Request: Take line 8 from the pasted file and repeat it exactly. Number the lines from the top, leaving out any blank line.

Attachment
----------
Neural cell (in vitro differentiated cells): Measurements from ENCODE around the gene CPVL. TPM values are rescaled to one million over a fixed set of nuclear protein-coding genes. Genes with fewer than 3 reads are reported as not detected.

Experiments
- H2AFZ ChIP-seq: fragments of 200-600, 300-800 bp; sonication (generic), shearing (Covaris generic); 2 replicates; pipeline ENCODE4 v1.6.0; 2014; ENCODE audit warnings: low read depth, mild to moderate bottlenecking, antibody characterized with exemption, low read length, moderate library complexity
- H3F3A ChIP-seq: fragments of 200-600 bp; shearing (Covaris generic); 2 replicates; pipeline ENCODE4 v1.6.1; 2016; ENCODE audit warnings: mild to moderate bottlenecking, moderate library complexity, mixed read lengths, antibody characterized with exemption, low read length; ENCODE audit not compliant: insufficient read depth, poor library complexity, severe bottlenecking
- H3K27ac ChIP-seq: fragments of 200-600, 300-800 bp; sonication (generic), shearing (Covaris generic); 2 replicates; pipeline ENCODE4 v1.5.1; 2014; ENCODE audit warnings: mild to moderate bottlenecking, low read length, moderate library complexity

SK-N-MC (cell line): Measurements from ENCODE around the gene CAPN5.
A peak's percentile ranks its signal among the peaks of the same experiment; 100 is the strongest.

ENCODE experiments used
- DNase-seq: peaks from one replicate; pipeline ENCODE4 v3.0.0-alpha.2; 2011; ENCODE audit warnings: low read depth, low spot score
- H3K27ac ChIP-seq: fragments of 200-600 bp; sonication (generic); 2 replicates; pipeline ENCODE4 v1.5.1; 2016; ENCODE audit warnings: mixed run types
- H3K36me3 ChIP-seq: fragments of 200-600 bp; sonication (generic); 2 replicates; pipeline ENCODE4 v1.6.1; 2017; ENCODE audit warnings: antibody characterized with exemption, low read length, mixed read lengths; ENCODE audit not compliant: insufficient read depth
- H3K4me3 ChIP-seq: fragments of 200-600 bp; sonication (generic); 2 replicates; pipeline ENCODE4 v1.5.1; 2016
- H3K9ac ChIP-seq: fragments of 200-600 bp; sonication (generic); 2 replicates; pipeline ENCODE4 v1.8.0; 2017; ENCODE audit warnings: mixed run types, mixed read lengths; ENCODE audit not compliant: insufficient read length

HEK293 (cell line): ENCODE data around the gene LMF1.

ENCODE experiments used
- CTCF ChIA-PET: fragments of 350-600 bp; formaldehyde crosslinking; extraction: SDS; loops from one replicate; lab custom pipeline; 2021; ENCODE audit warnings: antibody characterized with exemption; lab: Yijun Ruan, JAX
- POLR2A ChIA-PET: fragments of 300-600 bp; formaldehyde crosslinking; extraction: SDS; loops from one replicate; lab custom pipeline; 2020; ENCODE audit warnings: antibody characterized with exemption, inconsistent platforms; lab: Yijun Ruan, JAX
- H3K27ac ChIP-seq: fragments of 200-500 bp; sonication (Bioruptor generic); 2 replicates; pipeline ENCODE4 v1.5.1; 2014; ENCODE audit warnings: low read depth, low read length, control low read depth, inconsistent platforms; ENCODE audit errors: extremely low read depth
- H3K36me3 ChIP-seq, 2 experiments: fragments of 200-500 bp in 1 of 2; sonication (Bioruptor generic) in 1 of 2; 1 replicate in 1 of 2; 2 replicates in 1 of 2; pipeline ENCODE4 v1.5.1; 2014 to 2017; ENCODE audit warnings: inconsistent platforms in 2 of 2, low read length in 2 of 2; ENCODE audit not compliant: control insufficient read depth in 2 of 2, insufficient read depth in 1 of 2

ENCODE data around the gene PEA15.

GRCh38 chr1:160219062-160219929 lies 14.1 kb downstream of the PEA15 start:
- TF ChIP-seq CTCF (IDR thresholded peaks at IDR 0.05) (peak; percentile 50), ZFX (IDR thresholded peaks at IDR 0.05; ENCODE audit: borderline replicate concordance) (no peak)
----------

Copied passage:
ENCODE experiments used